Some time ago, I promised a series of posts following my attendance at the Digital Humanities Australasia 2012 conference. It has turned out to be an occasional series – with this being the the next occasion.
I was challenged to rethink my experience of the conference only last week, when I attended a presentation skills course conducted by NIDA. I’ve been preparing a presentation to give to staff at MPOW as part of the requirements of attending the conference, but the NIDA course challenged me to distill the message I wanted to give down to a 2-3 minute presentation – without powerpoint or other visual aids. Presenting without visual aids doesn’t frighten me per se, but the conference was very project-example heavy and I will be showing some of those projects during my longer presentation as a way of describing what I learned.
Taking the show-and-tell based presentation I had half prepared and turning it into 2 minutes of me talking about the concepts forced me to distil those concepts for myself – let alone my audience. I ended up dividing my talk into three sections. What are digital humanities? What were some of the key themes from the conference? What can/should libraries be doing to get involved?
What are digital humanities? Essentially anything humanities scholars do in a digital environment. This means that both the process of digitising a manuscript, artwork or other object AND/OR the subsequent use of that digitised product for research can come under under the umbrella of digital humanities scholarship. All clear? Further explanation from the research page of the Department of Digital Humanities at King’s College, London:
The digital humanities form a bridge between the traditional practices of research and the opportunities afforded by technology, providing scholars with new ways of looking at old problems, and the methods, tools and frameworks to support them in novel avenues of enquiry. … the digital humanities does not simply evangelise for the use of technology but provides a critical perspective on when it is appropriate (or not) to use a particular technology and how (King’s College London, 2012).
The more I read on the subject of digital humanities, the more this contextual definition makes sense. Four academics from King’s College presented a keynote panel at the conference on the challenges in collaborative research in the digital humanities and offered some sample projects from their current portfolio that can be viewed here.
What were the main themes from the conference? The overall conference theme was Building, Mapping, Connecting. From the sessions I attended and looking back over the twitter stream, blog posts that have been published subsequently and reflecting on lunchtime conversations I think the following emerged as recurrent, important themes:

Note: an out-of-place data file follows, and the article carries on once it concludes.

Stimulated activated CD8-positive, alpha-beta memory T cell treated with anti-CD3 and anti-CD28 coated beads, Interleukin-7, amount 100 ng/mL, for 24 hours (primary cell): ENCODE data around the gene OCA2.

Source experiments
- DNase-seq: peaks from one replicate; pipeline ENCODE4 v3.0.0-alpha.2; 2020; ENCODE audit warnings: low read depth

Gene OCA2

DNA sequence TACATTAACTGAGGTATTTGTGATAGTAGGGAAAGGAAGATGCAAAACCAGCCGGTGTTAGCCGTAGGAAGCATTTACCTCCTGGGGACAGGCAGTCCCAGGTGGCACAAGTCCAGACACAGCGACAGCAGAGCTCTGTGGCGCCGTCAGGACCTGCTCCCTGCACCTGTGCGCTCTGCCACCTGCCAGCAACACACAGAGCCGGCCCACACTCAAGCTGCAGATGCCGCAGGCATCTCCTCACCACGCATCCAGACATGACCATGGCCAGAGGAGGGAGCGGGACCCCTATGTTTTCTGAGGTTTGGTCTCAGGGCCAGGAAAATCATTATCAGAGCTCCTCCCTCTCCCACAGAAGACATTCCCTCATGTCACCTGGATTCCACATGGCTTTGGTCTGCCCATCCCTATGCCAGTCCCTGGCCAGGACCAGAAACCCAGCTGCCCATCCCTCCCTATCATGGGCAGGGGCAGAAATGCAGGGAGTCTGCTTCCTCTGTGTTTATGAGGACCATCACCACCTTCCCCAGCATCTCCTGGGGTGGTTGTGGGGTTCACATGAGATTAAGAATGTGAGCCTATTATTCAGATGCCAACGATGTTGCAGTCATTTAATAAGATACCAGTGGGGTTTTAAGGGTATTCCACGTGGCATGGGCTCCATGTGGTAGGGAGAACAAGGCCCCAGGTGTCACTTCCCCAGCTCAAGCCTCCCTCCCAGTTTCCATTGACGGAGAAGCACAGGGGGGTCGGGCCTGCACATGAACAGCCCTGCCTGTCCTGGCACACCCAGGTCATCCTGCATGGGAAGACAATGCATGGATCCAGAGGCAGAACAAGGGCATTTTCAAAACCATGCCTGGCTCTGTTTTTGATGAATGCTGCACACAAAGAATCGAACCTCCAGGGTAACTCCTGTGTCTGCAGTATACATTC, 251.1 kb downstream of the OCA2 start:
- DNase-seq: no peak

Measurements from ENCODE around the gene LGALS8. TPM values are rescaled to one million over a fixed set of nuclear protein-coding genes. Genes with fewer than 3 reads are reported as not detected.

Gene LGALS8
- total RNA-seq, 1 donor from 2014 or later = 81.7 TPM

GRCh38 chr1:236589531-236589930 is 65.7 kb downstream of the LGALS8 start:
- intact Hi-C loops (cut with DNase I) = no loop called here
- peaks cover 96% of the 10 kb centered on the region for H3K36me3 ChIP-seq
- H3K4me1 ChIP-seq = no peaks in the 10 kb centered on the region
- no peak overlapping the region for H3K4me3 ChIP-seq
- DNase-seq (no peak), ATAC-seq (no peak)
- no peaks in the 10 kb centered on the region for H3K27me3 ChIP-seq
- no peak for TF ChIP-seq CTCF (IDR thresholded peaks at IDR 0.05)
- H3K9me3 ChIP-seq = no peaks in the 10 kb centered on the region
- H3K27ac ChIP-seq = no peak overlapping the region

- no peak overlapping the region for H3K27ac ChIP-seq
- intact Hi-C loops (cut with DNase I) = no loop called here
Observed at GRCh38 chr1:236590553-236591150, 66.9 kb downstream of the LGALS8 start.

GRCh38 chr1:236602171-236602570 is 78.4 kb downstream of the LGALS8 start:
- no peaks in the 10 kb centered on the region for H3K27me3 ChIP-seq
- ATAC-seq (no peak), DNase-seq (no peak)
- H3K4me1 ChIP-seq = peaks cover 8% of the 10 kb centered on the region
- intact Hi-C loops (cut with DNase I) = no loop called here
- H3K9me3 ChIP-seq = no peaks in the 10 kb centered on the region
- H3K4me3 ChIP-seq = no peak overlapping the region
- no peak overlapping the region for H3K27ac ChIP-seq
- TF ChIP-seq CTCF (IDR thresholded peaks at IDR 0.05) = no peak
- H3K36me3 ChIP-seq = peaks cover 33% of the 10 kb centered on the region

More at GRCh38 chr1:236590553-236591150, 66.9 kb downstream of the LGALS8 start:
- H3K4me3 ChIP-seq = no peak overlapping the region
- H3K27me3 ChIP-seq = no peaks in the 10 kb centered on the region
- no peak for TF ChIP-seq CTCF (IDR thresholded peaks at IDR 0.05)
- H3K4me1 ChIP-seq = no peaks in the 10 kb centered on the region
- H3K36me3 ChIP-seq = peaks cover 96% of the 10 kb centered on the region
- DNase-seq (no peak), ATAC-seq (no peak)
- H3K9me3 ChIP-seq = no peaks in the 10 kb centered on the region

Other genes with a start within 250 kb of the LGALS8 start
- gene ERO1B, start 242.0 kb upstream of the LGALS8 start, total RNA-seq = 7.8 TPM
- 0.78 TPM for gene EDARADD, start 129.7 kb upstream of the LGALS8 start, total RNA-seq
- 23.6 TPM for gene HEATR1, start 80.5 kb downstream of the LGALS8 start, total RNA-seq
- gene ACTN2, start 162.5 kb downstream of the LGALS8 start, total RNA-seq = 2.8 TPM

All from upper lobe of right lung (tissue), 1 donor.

There were more of course, but as an LIS professional these resonated with me the most – and I am sure with most people reading this post. In most libraries, (in this context academic libraries), this is what we do, what we know how to do and this leads nicely to the third question which is….
How do/can/should academic libraries get involved? The answer to this is not straightforward and is going to vary from institution to institution, depending on the research focus of the library and the university. Some university libraries do not involve them in the research process very much, if at all, while others are focussing attention on research needs, including engagement with our role as digital libraries. Getting started may be as simple as starting to have conversations with the academics and researchers about what their needs are. Finding out how they see the library fitting into their research cycle is important, as is doing some brainstorming ourselves and coming up with some services to offer that they may not have considered as part of the library’s role. This from the blog Library Sphere:
In a world where the academic library’s value will increasingly be determined by the quality of its services rather than the number of physical objects it stores, we must have a deep understanding of how knowledge production is changing in the fields we serve and partner with scholars to build new services that they actually need.
At MPOW, the focus is on encouraging library staff to engage with the research communities in the university and there is already some collaboration going on between us. A recent job advertisement by Yale University Library has this to say about their library’s commitment to the field of digital humanities:
We are looking for a creative, technically-grounded, and visionary person who will serve as an advisor, advocate, and implementer for digital humanities at Yale University Library….This is an evolving specialization in librarianship, one that requires a combination of strong academic background in the humanities with technical knowledge, [and] curiosity about how technology is affecting research…We are seeking candidates with a keen interest in text mining and analysis, natural language processing, geospatial analysis, data visualization, and image analysis.
The job title is Librarian for Digital Humanities Research. Sounds pretty cool, yes?